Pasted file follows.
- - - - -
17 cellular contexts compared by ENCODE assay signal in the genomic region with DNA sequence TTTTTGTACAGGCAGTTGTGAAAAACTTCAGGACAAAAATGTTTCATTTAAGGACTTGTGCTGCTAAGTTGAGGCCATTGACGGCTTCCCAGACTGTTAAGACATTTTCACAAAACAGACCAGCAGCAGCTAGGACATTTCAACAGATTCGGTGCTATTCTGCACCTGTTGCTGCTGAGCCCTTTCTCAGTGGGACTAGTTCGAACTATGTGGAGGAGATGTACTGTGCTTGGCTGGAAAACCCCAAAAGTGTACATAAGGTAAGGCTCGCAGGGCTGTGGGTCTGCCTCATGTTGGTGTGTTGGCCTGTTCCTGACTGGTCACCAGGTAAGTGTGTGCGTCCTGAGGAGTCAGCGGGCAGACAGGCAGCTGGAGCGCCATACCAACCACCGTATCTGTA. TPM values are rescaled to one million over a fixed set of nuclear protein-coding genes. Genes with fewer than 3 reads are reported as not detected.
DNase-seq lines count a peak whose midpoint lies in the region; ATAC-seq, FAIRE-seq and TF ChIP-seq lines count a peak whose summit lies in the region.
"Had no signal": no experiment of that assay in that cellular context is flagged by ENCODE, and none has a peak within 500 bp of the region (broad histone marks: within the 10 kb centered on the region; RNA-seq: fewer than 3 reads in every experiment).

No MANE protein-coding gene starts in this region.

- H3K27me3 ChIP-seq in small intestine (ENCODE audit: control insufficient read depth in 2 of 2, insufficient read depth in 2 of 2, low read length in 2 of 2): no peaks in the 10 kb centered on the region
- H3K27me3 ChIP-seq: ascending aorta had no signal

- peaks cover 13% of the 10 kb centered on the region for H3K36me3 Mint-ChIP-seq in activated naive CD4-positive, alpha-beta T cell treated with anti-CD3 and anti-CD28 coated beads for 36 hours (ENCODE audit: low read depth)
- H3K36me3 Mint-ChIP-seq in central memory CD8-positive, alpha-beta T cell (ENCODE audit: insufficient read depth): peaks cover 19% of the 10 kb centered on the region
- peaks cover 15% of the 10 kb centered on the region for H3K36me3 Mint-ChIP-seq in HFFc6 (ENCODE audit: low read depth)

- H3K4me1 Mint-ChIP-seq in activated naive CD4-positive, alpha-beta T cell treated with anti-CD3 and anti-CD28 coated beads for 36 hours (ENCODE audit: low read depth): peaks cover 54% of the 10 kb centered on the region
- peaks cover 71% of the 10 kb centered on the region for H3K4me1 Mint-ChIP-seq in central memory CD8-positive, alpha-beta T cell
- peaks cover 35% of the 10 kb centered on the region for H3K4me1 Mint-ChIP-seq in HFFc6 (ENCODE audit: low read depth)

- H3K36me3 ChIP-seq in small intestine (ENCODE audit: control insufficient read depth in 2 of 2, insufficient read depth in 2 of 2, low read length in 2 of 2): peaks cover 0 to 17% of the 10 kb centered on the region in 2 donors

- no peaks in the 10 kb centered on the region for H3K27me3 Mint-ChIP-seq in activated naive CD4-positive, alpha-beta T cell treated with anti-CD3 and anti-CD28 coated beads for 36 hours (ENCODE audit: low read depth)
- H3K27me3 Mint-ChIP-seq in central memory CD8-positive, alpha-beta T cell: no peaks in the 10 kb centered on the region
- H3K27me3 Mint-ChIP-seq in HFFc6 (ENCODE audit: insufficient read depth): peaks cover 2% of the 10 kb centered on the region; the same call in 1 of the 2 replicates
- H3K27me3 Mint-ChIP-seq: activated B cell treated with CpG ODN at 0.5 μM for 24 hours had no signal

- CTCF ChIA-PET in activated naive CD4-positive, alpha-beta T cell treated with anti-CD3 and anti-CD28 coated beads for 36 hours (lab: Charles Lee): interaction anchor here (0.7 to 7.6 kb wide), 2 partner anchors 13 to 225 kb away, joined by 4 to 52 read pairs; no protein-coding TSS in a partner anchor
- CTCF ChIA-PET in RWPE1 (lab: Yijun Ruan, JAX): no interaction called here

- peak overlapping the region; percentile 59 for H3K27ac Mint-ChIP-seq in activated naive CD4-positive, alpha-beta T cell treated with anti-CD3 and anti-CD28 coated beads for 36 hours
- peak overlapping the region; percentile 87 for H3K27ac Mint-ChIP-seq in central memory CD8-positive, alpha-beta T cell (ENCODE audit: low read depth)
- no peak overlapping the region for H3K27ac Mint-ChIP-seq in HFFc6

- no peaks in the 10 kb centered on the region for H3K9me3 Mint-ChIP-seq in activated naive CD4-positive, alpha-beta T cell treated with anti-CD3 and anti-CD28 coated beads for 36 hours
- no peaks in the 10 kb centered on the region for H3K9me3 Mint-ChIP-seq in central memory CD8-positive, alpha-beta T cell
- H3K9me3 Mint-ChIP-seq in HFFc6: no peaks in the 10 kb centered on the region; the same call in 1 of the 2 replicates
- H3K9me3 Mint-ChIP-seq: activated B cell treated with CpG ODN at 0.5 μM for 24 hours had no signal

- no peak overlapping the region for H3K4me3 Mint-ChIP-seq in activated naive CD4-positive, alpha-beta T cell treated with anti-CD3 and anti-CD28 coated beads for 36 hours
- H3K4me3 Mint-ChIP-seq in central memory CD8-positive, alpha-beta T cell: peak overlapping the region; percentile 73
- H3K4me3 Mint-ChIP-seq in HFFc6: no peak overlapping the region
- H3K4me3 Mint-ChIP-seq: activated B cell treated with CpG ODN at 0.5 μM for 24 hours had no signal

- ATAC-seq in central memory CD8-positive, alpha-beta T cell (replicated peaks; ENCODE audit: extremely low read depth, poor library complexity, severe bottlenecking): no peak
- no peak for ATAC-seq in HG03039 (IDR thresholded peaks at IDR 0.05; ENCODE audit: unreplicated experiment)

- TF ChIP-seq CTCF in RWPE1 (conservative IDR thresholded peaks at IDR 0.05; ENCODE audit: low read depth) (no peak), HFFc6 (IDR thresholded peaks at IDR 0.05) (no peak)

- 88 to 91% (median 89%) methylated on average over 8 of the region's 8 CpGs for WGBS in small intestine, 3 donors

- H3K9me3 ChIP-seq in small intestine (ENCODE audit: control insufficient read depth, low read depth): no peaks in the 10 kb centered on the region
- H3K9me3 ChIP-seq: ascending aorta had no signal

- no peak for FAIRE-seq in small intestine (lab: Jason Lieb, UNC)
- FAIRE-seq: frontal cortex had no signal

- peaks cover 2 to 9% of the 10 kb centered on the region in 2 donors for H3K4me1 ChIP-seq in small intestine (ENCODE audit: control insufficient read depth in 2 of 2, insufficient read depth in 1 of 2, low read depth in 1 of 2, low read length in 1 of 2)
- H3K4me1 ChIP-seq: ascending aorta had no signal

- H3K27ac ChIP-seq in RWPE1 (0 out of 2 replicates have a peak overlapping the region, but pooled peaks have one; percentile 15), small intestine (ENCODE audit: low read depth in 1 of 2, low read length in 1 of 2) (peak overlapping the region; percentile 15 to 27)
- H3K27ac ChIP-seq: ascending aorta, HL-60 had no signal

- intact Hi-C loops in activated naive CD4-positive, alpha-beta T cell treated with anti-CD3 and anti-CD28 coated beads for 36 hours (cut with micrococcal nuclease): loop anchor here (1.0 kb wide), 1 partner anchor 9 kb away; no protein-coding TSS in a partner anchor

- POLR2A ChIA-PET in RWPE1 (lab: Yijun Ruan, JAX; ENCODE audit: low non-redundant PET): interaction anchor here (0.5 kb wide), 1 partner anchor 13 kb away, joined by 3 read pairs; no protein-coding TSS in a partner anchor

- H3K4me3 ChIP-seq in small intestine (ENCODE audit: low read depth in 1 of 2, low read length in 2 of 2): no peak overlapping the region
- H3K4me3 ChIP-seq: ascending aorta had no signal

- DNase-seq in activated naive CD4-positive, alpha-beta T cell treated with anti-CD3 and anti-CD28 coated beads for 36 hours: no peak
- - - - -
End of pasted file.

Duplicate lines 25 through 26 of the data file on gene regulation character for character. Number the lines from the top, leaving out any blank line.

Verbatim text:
- H3K9me3 Mint-ChIP-seq in HFFc6: no peaks in the 10 kb centered on the region; the same call in 1 of the 2 replicates
- H3K9me3 Mint-ChIP-seq: activated B cell treated with CpG ODN at 0.5 μM for 24 hours had no signal